What Is Your Voice, Inc. Leads Abused Women Out of Domestic Violence
Episode Date: February 15, 2018
(SUSSEX COUNTY, Del.) - An underground railroad in Sussex County leading abused women out of domestic violence is changing lives one voice at a time.
What Is Your Voice, Inc. is a nonprofit dedicated to helping women and children who suffer from domestic violence, be it physical or psychological.
Jacqueline Sterbach, founder of the organization that was originally started in Baltimore, said the nonprofit’s mission is to support, educate and empower victims of abuse on Delmarva.
“We are about empowering women and helping them with the reality of what a survivor looks like,” Sterbach said.
“We run under the radar. Without safety and confidentiality, nothing exists. We do what we call crisis care and then we do long term care. And we’re the only agency in the state of Delaware that does that.”
What Is Your Voice, Inc. does not receive government funding and relies solely on community support to be able to provide victims with clothing, food, baby items, as well as hotel stays and gas money.
Just a phone call away, a new life waits for many women who decide to come forward to take the first step in breaking the cycle of abuse.
Domestic violence, according to the Centers for Disease Control and Prevention, is not limited to physical aggression but also includes, psychological, emotional, and financial abuse, as well as stalking.
“We help them understand there’s no shame. When a woman is traumatized, she can’t even think about her own name looks like. So we help them draw all that out here in a safe environment,” Sterbach said.
Many women seek Protection from Abuse orders, or PFA’s, as clients of the organization. Sterbach said the center deals with trauma and post-traumatic stress disorder on a daily basis and more often than not, the battered clients are so overwhelmed with emotion that it’s difficult for them to clearly detail how they’ve been abused.
“Under a process, they might come up with five pages [of abuse] and they can get it down to paragraphs. They understand why they need a protection from abuse order and that’s the most important thing,” Sterbach said.
The small three-person team of volunteers, including Sterbach, have unlocked a world of possibilities for women they have helped.
“The best part about doing this work is just really seeing them build up that confidence in themselves,” said Resource Coordinator Jamie Basar.
“It’s like watching a caterpillar develop into a beautiful butterfly,” said volunteer Jasmine Smith. “The women come from everywhere. You never know what they’ve been through. I’ve learned not to be judgmental and that I’m just here to help them help themselves.”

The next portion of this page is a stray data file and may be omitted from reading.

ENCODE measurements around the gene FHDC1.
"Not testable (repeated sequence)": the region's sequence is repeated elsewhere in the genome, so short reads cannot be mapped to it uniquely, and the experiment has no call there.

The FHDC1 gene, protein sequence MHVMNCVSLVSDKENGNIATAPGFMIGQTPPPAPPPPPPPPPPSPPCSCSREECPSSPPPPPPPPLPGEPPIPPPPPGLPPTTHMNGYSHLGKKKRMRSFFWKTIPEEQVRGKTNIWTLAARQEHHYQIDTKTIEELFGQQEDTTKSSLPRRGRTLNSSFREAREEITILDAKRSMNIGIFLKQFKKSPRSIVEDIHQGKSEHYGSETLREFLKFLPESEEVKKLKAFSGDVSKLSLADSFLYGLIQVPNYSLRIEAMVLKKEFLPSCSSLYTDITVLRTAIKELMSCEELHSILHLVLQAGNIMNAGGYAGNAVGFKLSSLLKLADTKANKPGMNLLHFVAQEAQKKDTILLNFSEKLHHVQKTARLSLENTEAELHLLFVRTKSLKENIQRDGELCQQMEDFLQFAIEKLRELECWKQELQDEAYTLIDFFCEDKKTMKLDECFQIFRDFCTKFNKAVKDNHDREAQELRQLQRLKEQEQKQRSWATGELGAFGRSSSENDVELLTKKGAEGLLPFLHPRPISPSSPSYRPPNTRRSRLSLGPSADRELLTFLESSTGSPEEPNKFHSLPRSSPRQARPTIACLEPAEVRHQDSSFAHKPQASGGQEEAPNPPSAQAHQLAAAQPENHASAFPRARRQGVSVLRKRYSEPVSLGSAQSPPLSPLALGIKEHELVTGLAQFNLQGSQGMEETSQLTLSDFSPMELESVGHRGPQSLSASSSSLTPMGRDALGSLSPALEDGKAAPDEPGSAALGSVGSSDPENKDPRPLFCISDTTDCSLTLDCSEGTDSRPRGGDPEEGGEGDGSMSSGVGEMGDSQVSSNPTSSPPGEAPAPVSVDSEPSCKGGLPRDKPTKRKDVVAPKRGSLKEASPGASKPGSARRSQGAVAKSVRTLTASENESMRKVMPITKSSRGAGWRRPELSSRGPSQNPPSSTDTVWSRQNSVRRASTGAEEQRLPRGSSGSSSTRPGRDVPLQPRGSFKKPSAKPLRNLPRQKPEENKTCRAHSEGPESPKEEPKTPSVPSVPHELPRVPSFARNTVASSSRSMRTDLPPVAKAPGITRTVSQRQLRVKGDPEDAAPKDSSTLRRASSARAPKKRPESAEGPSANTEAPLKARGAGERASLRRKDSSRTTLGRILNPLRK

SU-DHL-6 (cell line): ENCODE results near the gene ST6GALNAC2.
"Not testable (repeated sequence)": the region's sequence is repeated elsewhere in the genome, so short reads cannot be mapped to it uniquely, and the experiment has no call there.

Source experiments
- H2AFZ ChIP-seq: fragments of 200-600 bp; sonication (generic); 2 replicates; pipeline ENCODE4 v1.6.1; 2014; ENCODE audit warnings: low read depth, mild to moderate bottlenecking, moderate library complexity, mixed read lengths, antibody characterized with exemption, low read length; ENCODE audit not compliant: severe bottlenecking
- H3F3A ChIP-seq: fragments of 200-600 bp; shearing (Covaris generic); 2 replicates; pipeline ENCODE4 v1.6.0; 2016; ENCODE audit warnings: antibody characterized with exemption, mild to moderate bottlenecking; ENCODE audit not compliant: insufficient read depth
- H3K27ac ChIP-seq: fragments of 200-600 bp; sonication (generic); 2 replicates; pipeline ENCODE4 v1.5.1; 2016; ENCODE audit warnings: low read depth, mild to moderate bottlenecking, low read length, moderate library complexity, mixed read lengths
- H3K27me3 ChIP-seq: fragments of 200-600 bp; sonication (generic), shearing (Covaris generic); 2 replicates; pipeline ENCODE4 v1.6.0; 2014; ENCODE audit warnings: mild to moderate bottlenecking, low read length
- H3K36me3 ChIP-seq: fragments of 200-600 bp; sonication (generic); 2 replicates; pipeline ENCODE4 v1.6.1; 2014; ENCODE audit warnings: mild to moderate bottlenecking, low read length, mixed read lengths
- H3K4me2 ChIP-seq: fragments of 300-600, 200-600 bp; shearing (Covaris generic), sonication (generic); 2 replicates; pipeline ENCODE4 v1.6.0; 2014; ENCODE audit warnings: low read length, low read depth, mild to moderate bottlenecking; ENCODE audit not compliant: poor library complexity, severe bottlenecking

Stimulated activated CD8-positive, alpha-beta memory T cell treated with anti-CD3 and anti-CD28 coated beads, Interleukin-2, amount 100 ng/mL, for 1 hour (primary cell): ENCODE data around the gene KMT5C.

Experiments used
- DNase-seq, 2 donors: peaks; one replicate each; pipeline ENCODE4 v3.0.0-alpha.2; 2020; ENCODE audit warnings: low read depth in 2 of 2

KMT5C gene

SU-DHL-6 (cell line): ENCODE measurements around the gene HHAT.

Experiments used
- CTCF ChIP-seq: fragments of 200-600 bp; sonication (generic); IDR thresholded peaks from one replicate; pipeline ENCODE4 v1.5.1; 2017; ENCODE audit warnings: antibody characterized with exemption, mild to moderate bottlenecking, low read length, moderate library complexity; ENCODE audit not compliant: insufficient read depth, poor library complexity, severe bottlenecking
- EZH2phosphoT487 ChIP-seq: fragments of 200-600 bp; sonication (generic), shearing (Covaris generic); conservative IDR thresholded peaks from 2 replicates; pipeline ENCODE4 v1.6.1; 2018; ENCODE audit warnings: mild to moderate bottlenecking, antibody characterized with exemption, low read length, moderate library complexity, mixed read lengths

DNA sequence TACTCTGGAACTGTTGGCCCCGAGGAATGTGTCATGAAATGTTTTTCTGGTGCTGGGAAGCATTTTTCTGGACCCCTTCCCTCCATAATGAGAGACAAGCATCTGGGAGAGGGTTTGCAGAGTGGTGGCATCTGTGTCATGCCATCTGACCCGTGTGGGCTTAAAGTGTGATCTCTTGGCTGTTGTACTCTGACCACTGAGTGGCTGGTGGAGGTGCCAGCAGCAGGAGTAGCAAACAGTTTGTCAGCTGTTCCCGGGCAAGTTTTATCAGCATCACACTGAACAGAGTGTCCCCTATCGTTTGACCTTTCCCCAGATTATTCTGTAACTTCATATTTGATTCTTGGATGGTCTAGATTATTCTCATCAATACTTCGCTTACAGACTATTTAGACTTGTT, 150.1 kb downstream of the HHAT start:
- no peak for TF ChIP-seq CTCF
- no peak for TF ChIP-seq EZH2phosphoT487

After having spent 15 years as a champion for victims of domestic violence, and as a survivor herself, Sterbach said making the move from Baltimore to Sussex County came as culture shock due to the deep roots of oppression she said women face in the area.
“Down here it’s very hard and oppressed. It’s very backward when it comes to violence against women and children. It moves slower. It’s like I’ve gone back into the 1800s,” Sterbach said.
“It’s been harder to do the work down here because I’m pressing against so many things, but I’m not afraid to press against a hard wall.”
The founder credits not only her own newfound fearlessness in the battle, along with the courage of her team, but the life experience she has not being a local Delawarean.
“I think the greatest blessing down here are the transplants coming in. There’s a lot of different movements down here that are happening because of the transplants, the lack of fear we have against the stranglehold of the systems in place here.”
The organization says while a fair share of their clients come from rural, poverty-stricken backgrounds, a majority of the women who visit the center are professional, highly-educated, and upper-middle class socioeconomic backgrounds.
Backgrounds like Sterbach’s, who started her own company in Baltimore and was an entrepreneur, but still fell into a pattern of abusive relationships. A pattern Sterbach said stems from childhood.
“Home is where it all begins. What you learned when you were a little girl, you became predisposed for certain choices because you had no idea what else was out there. What more stable choices look like.”
After breaking away from her last abuser at age 56, Sterbach said filing for a PFA is what saved her life and her children’s lives.
“I was one who thought I couldn’t do anything but live like this. I realized what I had lost and it was my voice. Then i got out of it,” she said.
“After a while I pondered what would have made the difference for me and my children? What was my voice going to say now?”
Months after she started her current nonprofit, Sterbach said it was difficult deciding on a name. Until one day, the idea popped into her head.
“I believe that if one person rises up like an underground movement, like an abolitionist, it can change a community. It can change a family. That’s the power. There’s this movement among women and you cannot contain that. Women, who have risen up, and we’re moving.”
For more information about What Is Your Voice, Inc., you can visit http://whatisyourvoice.com.
If you are experiencing domestic violence or know someone who is, you can call the What Is Your Voice hotline at (443) 653-2067.
You can also call the National Domestic Violence Hotline at 1-(800) 799-7233.